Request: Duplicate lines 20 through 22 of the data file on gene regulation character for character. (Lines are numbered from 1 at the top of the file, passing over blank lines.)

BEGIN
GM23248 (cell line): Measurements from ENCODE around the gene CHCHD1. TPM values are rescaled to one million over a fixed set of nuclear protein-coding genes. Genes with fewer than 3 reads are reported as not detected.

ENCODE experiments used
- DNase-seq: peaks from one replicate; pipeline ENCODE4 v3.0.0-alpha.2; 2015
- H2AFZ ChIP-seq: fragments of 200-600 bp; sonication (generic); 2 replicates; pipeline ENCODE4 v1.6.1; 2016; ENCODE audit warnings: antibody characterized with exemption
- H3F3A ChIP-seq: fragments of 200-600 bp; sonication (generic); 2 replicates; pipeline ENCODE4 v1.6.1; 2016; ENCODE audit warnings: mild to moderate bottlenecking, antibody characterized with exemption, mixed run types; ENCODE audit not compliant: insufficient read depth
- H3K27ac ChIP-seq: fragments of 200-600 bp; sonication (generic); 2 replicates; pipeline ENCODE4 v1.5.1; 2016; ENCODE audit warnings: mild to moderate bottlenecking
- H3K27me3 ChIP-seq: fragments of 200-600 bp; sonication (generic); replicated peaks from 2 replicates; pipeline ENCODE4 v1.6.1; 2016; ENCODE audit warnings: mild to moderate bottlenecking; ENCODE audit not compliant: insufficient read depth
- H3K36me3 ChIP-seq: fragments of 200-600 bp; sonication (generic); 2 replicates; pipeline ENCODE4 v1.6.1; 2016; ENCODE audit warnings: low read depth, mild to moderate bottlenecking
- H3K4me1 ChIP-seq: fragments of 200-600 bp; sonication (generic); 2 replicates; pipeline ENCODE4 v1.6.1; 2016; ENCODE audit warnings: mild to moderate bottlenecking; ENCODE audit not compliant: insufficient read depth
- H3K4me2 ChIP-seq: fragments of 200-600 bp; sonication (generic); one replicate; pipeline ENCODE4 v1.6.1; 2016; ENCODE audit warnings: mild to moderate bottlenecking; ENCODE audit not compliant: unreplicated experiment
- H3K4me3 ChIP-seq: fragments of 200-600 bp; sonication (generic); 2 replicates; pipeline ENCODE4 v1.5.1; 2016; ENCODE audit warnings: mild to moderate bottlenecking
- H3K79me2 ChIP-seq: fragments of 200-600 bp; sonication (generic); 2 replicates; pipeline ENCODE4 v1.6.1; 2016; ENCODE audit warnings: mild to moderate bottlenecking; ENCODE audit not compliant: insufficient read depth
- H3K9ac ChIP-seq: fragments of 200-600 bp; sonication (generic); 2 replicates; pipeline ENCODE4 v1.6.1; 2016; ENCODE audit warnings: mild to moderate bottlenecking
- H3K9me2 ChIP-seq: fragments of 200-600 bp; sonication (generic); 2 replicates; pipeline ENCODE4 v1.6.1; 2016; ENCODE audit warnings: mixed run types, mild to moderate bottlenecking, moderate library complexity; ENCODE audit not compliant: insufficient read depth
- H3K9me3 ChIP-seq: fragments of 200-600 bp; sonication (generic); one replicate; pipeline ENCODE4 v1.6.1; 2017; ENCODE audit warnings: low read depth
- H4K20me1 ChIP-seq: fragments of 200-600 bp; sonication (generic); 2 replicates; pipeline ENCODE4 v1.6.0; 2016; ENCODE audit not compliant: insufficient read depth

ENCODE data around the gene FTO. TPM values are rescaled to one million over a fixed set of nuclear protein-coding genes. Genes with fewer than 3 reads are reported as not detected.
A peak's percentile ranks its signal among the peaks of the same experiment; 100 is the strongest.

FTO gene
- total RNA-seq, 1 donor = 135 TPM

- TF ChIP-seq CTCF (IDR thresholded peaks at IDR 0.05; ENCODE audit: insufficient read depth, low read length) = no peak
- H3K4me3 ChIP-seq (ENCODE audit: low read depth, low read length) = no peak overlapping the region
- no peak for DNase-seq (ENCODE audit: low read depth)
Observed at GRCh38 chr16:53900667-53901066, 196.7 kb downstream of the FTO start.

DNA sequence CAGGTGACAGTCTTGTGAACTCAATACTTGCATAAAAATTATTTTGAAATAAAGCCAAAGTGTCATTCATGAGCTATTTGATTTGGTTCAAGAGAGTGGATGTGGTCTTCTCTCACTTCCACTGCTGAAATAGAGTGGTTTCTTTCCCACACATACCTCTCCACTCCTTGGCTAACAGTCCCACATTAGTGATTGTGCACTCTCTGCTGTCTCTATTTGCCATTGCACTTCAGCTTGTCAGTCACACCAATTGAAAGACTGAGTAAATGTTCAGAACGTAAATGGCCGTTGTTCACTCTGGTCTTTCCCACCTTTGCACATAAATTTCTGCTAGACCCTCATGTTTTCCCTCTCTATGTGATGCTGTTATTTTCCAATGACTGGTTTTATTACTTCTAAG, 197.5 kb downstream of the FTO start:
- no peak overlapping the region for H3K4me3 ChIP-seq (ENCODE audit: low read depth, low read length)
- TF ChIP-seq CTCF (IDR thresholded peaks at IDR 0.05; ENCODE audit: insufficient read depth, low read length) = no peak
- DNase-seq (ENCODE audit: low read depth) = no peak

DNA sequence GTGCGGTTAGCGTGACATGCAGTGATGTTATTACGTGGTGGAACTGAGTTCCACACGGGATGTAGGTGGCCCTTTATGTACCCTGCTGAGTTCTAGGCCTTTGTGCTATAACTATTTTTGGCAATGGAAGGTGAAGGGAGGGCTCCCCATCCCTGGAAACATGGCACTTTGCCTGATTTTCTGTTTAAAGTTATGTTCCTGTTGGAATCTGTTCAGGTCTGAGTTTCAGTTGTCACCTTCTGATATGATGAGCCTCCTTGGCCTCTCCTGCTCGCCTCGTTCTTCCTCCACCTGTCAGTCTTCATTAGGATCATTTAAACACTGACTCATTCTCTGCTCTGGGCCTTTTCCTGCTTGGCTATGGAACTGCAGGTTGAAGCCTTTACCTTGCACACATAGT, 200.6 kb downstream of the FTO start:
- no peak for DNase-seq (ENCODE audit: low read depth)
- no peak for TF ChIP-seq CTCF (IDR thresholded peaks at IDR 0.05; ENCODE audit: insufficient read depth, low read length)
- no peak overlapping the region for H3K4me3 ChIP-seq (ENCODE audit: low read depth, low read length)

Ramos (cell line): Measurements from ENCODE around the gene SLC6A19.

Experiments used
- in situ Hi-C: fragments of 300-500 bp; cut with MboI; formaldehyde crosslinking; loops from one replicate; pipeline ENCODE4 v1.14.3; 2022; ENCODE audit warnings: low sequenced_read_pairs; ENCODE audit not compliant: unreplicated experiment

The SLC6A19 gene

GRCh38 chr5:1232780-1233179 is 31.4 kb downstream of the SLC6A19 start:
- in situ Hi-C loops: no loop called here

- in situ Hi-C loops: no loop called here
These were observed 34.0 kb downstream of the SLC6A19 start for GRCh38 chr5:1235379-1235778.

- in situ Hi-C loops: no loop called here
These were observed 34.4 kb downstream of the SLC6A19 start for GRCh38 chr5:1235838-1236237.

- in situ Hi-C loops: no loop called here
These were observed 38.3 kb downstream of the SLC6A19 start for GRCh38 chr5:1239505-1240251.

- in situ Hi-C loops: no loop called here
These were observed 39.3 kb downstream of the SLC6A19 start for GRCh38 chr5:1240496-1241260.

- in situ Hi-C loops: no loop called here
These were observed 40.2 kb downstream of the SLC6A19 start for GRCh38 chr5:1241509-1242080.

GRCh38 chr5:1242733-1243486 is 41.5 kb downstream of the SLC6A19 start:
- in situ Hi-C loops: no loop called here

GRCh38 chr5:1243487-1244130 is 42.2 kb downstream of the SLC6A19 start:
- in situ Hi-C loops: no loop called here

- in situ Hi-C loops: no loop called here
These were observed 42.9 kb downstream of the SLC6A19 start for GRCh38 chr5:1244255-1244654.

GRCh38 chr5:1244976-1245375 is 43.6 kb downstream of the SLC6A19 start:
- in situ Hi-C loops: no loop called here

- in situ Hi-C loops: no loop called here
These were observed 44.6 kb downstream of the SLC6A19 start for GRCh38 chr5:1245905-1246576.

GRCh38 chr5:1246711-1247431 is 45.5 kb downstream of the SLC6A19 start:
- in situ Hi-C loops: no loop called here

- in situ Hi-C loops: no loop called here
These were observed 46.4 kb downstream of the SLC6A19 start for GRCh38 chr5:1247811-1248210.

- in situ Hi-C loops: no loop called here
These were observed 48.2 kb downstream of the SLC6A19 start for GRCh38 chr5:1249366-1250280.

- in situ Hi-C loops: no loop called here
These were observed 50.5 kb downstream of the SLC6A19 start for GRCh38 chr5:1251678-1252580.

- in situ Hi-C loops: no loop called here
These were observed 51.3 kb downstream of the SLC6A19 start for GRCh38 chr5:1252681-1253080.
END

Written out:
- total RNA-seq, 1 donor = 135 TPM

- TF ChIP-seq CTCF (IDR thresholded peaks at IDR 0.05; ENCODE audit: insufficient read depth, low read length) = no peak
- H3K4me3 ChIP-seq (ENCODE audit: low read depth, low read length) = no peak overlapping the region